Pamela Price / LATF USA: Have you ever had the chance to meet Brandon?

Alan Cumming: No I haven’t. I mean, I think the time for that would have been 25 years ago – and I probably would have continued it (Alan’s film) but I didn’t because I was in New York and it wasn’t possible. But this time, no, I didn’t meet him. You know, he didn’t want to be in the film, so I don’t think he would be that keen on meeting the person who actually plays him.

Pamela Price / LATF USA: How was the shooting process in terms of lip syncing? Did you film Alan speaking and then insert the voice?

Jono McLeod: That would have been a challenge for Alan. (Laugh)

Alan Cumming: Yes, exactly?! (Laugh)

Jono McLeod: The actual genesis of the film was that Brandon agreed to an interview. So his line in the sand was, “I’m ready to be interviewed. I’m ready to tell my story.” He’s always been willing to tell his story in a variety of ways, but to this day he just didn’t want to be seen on camera, for whatever reason. We can all speculate as to what that might be. So I knew that would be the starting point, that I would have this audio. Now I look back now and I’m like, “Why didn’t I just make a thriving podcast?” That would have been a lot easier. I would have finished four years ago. But I knew there would have been successful lip-synching gigs in the past. But what I was trying to do was hang a whole movie around one actor’s performance. But in a movie about going back in time and rekindling your past self, who better to step in than the man who’s been cast to play Brandon all those years.

Pamela Price / LATF USA: I’d love to hear your opinions on the creative process. The animated storytelling, in between, and then the actual classmates’ characters themselves. Alan, were you able to sit down with the classmates and talk to them about their stories before they did their interviews? And Jono, talk about the animation process and the creation of these characters.

Alan Cumming: I only met the classmates at the party in Glasgow. The film premiered at Sundance, but then it was at the Glasgow Film Festival and there was a party afterwards. I met them all there and it was amazing because over the last few years I’ve seen them in different cuts of the film and then actually meeting them all and seeing them all interact with each other; It was like being back in high school again. It was the same little groups and there was this kind of bully going around buying people drinks and apologizing. It was really incredible.

That was the first time. But I felt like I knew her when I actually met her, but I had never met her before.

Pamela Price / LATF USA: You followed in someone else’s footsteps at the high school reunion.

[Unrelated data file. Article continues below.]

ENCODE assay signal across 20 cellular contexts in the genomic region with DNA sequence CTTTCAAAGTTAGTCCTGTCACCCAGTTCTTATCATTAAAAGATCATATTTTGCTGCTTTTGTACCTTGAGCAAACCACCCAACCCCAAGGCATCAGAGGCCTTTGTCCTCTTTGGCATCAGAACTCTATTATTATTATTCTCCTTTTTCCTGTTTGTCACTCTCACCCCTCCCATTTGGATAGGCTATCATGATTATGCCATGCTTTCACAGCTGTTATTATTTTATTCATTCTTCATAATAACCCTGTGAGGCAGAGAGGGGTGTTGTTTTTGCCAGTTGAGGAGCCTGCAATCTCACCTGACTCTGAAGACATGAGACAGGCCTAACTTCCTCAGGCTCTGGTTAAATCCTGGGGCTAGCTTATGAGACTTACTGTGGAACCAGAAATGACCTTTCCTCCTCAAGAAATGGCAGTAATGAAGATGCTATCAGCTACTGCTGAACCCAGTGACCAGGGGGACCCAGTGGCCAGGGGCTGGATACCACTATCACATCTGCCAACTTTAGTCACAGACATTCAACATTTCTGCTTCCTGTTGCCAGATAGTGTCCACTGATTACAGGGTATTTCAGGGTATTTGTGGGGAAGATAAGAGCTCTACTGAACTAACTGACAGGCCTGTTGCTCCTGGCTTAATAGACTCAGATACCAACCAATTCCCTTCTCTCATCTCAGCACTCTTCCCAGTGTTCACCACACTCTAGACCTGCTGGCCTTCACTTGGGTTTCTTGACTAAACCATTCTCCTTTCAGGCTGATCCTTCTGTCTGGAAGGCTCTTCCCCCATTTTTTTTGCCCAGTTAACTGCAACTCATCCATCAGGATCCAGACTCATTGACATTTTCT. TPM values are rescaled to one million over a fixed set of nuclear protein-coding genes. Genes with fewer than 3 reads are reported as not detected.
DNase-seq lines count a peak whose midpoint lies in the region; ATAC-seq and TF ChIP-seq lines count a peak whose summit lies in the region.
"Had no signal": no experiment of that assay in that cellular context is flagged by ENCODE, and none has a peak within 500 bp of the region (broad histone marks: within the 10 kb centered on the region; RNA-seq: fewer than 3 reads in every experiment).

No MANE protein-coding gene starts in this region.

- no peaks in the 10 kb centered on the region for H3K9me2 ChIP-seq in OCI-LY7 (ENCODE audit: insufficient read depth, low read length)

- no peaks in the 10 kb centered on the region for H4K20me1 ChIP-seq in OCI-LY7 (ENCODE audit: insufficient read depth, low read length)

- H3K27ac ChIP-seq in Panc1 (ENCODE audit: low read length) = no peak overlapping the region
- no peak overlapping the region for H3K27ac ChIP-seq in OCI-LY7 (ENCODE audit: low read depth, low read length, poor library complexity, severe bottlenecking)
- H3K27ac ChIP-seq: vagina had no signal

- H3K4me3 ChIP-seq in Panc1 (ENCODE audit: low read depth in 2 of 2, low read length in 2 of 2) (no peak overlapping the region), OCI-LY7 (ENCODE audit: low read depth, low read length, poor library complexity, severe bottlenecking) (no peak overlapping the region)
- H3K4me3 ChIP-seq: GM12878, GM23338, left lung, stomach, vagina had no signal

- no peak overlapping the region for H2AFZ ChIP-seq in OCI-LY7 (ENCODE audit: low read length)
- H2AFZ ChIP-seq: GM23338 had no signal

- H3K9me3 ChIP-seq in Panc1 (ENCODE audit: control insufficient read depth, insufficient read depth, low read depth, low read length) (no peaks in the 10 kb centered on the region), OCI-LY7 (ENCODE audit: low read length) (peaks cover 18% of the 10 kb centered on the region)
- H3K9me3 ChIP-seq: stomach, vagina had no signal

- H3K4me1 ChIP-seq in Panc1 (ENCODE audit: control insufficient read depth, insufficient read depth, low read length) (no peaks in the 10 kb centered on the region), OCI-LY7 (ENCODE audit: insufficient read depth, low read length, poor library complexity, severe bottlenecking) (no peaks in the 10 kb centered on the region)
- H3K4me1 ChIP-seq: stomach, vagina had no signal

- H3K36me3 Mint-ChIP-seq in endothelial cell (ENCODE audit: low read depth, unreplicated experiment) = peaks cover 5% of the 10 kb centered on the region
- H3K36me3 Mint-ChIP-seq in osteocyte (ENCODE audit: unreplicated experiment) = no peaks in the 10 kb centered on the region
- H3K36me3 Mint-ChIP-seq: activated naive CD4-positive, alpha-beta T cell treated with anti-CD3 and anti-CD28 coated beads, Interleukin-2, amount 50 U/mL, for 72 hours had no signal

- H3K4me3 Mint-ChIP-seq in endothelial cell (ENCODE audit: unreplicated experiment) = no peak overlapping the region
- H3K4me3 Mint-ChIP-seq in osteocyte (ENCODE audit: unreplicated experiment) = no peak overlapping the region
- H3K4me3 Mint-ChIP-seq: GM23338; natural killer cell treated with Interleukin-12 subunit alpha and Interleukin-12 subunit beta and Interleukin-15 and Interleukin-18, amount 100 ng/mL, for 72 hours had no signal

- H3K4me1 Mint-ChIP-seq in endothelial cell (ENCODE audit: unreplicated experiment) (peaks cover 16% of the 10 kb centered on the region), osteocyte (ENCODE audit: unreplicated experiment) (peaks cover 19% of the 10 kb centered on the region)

Alan Cumming: Yes. The whole thing was bizarre.

my old school, documentary, alan cumming, jono mcleod

Pamela Price / LATF USA: I bet. And tell me about the animation Jono.

Jono McLeod: Yes, it’s a really talented Scottish animation company called Wild Child. I basically came to the realization that I was making a movie set in the ’90s about this guy with a monotonous North American accent, big curly hair, and glasses who walked into my classroom in the ’90s.

He was a male version of Daria. The animation icon of the nineties. So we really wanted to nod to her. That was a starting point for us, but we took our cues from other animations from that era. And our film also dives further back in time. And we looked at things like the Archie Show and Scooby Doo and stuff like that. I knew the story was quite complicated and I wanted a really easy way for the audience to follow what was happening. And as it turned out, animation was the perfect way to do it.

Pamela Price / LATF USA: Often when there is a documentary. sometimes that goes to Netflix or whatever, and then it becomes a movie. So Alan, do you think this will seek a next step, or do you think this is the proper storytelling note to end with?

Alan Cumming: I think that’s that… I mean, the older I get, the more I enjoy documentaries. When I get on a plane, I immediately click on the documentary section. I don’t know, maybe because my job is to do re-enactments, dramatic re-enactments of things. I’m just much more interested in real life and people experiencing things; tell their version of this story. That’s much more interesting for me as a viewer. Like I said, I don’t always watch a lot of the stuff I’m in – I probably would watch this – because I actually like stories told by the people they happen to. Maybe this will continue. Maybe in 25 years it will be caught up by a young filmmaker. “Hey, I’m doing Brandon’s life story.” (Laughter).

Pamela Price / LATF USA: You’ll come back and play him in a different form, who knows?!

Alan Cumming: You’re going to be angry, Jono. (Laugh)


Magnolia Pictures will release My Old School on Friday, July 22, 2022. The film will open in theaters on July 29, 2022.